This succession is indicative, firstly, of the extent of Arab concern for the dangerous developments related to climate change and, secondly, of the Arab awareness that grappling with this challenge simultaneously presents an opportunity to produce the green technologies to save humankind and the planet and solving the grave problems that can not be addressed using the technologies of the first, second or even the third industrial revolutions.
The Arab world is just in time to seize the advantages of the fourth and fifth technological revolutions in order to turn extensive swathes of arid yellow sand to verdant green. There is no better symbol for the green revolution this region has embarked on than the great Green Middle East initiative launched by Crown Prince Mohamed bin Salman at an Arab summit in October 2021. The Saudi pavilion in the Blue Zone in Sharm El-Sheikh contains a unique presentation explaining that initiative. Outside the conference area, Saudi Arabia created a large exhibition featuring displays of what the initiative has already accomplished.
The second edition of the Green Middle East initiative was launched in Sharm El-Sheikh on 7 November at a summit cochaired by Crown Prince Mohamed bin Salman and President Abdel Fattah Al-Sisi. The event, which took place in tandem with the COP27 Summit of World Leaders, was attended by heads of state from around the world, including those from the Gulf Cooperation Council countries, the Middle East and Africa.
The Saudi-Egyptian chaired summit occasioned a unique regional dialogue on climate change. The Green Middle East initiative outlines a clear and ambitious roadmap for regional climate action aimed at ensuring sustained, concerted and coordinated efforts towards the realisation of collective aims. It offers excellent economic opportunities that will strengthen sustainable development, promote economic diversification, create jobs, stimulate private sector investment across the region and open horizons for the coming generations.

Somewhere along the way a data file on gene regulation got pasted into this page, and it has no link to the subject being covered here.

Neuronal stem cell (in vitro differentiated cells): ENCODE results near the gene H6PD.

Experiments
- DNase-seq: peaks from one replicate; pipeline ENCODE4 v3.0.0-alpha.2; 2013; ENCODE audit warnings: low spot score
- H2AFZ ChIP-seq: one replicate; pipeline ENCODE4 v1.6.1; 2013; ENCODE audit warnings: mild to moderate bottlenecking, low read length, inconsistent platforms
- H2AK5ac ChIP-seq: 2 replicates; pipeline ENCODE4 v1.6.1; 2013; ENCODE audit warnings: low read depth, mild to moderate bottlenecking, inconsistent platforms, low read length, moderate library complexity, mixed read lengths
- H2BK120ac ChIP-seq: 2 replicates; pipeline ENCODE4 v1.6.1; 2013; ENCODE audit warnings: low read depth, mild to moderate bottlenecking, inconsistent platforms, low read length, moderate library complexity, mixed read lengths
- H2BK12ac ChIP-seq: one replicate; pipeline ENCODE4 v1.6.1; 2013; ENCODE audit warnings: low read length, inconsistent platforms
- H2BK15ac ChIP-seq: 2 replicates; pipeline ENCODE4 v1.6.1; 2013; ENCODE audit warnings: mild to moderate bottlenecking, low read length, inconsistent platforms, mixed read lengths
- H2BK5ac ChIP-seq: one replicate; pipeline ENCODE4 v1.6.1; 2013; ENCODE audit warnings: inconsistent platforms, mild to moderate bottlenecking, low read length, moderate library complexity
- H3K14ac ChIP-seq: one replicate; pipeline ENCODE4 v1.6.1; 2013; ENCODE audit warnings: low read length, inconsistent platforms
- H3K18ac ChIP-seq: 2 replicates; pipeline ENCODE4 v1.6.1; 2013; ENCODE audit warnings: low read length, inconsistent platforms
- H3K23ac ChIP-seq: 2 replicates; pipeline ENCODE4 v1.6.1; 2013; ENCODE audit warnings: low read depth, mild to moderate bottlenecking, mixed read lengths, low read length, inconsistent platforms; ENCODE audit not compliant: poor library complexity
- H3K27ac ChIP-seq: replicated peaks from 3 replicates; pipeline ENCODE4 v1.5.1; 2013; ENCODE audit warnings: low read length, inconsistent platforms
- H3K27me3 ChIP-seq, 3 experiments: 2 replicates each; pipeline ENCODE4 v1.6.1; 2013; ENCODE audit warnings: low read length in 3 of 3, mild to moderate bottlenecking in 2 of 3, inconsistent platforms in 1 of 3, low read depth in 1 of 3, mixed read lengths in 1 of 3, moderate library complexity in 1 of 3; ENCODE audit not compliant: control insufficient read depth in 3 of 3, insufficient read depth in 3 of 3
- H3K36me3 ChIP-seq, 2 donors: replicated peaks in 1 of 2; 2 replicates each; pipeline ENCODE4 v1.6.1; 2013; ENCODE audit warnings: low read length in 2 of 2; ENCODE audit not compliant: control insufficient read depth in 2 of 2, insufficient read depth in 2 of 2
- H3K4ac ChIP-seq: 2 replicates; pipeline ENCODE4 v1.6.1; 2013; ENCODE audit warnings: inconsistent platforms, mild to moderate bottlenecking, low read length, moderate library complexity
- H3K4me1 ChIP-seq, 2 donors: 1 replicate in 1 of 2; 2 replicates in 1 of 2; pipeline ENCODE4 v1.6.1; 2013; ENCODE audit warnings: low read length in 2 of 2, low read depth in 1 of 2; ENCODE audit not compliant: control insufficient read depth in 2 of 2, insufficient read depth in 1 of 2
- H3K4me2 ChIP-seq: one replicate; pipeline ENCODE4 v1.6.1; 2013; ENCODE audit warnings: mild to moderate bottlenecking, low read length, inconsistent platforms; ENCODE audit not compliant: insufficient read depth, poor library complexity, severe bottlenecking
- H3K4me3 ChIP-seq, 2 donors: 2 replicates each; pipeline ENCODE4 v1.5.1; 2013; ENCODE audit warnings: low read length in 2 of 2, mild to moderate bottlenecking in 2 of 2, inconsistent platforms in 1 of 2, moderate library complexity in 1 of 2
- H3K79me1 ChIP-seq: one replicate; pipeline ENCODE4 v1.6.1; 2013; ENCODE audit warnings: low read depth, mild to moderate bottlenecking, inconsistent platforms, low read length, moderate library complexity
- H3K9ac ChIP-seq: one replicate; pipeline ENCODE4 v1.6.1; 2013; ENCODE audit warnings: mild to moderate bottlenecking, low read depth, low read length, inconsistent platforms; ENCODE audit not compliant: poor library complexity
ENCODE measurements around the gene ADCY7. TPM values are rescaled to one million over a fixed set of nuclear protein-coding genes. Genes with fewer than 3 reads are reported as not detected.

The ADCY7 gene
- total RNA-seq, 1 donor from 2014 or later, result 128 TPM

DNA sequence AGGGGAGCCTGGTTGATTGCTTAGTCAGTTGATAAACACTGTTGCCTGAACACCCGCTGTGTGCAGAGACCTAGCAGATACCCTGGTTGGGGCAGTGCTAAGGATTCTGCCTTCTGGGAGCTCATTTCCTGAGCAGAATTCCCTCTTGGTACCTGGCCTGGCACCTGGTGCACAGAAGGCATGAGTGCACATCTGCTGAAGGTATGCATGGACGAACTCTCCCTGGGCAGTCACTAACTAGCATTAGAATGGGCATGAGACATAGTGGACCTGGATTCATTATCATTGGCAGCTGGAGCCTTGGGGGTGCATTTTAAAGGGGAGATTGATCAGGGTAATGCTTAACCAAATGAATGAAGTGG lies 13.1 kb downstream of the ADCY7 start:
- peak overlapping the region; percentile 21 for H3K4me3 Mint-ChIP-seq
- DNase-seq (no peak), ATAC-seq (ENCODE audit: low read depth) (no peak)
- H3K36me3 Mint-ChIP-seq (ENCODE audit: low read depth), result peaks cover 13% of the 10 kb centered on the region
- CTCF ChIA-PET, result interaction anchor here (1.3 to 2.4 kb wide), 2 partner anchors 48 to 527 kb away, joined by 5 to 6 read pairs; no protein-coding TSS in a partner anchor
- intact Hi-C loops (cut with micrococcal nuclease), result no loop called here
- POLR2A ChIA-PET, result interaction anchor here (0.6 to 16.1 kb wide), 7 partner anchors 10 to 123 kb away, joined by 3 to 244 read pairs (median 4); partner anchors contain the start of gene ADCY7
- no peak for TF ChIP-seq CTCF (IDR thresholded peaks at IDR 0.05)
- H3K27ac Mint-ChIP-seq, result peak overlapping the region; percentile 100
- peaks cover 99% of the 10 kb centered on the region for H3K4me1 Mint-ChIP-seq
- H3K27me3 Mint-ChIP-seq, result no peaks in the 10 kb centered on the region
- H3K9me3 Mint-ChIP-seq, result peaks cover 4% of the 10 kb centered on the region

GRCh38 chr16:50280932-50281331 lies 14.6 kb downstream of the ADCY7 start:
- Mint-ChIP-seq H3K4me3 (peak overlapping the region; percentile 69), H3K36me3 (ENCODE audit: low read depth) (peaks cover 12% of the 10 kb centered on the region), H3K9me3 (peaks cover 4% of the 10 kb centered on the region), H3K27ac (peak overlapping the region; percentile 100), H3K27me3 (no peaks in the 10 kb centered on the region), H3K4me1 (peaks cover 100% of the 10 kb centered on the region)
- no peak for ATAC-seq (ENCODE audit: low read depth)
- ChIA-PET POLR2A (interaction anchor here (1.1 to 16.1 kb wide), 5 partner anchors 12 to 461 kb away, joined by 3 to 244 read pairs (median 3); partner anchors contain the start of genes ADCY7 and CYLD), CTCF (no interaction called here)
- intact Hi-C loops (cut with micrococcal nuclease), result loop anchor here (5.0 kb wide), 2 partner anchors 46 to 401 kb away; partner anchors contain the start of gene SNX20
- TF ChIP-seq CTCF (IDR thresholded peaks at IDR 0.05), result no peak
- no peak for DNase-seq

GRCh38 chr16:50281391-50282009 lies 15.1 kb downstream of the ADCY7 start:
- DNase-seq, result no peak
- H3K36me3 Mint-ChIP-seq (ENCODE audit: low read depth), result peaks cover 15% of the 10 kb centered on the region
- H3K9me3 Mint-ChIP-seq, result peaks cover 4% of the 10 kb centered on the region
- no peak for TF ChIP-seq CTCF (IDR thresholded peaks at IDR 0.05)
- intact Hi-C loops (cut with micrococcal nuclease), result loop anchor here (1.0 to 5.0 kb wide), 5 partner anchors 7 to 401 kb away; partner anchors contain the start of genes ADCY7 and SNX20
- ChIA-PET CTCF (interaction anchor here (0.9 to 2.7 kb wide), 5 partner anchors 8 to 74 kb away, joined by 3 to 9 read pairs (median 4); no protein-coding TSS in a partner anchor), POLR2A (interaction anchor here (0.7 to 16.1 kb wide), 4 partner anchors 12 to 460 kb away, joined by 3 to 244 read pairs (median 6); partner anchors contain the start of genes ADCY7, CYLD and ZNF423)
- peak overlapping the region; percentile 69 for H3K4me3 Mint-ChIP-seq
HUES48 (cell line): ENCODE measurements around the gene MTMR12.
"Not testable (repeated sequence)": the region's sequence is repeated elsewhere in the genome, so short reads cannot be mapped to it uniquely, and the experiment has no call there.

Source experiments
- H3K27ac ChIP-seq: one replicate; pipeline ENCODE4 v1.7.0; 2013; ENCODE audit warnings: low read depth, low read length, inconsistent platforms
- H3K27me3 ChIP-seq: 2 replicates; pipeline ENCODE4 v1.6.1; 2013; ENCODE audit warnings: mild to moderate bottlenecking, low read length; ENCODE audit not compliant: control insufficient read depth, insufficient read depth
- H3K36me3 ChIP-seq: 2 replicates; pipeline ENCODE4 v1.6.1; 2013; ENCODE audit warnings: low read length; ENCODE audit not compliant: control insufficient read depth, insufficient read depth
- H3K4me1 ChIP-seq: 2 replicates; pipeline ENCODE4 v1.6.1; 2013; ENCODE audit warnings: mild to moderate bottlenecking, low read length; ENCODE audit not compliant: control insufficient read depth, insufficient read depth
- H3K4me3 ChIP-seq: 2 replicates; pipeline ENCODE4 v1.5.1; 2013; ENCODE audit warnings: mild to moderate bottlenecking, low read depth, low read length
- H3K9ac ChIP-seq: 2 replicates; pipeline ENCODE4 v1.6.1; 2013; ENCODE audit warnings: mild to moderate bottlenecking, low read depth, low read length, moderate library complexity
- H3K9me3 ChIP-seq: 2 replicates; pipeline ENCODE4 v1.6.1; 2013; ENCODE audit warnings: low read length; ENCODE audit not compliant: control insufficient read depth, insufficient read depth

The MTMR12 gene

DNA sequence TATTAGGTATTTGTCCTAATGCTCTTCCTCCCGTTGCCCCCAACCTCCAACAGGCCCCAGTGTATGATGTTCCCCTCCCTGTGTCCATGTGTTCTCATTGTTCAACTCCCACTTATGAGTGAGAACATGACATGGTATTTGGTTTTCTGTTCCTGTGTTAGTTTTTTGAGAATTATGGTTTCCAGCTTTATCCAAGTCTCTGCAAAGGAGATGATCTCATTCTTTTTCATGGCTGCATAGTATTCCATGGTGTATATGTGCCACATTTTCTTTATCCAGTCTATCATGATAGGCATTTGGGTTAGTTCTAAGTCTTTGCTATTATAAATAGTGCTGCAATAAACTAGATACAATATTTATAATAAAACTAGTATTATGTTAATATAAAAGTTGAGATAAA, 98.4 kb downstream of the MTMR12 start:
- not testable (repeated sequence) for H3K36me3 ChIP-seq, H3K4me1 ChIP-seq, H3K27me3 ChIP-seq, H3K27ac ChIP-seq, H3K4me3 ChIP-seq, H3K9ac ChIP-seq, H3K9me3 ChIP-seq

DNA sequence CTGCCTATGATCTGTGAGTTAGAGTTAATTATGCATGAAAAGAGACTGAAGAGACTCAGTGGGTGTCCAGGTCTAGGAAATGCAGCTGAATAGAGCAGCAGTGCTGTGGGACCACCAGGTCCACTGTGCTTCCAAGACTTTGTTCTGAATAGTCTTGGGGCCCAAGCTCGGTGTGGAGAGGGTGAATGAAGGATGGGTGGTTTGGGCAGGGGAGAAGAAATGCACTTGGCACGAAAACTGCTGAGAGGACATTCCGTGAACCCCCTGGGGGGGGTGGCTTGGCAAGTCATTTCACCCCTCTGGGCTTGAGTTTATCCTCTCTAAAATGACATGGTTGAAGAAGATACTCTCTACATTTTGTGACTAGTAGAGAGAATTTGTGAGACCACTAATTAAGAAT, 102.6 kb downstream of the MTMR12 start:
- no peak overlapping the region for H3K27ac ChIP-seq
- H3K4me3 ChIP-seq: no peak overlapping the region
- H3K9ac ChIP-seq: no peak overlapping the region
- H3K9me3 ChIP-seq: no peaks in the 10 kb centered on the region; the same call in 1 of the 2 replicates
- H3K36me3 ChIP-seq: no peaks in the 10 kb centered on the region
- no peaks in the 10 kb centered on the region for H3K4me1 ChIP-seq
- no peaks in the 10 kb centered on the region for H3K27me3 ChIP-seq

The participants in the 2022 Green Middle East initiative summit are committed to the goals Saudi Arabia outlined in the opening session. These include reducing carbon emissions in the region by more than 10 per cent of global emissions and planting 50 billion trees across the region in accordance with the largest ever forestation programme in the world.
Progress is unfolding in different ways in the Arab countries that have spearheaded the reform tide. But the processes all engage new technologies to generate solar energy, desalinate water, produce green hydrogen and build smart, green cities, sparkling examples of which we see in Sharm El-Sheikh and New Alamein on the North Coast. Another initiative, NEOM in Saudi Arabia, will break new boundaries on the path to progress. It will be the first transborder and transcontinental city, spanning Asia and Africa across the Gulf of Aqaba to Sinai.
The Arab reform countries are leading the Arab region and the Middle East to the green era of Arab history.
*A version of this article appears in print in the 17 November, 2022 edition of Al-Ahram Weekly.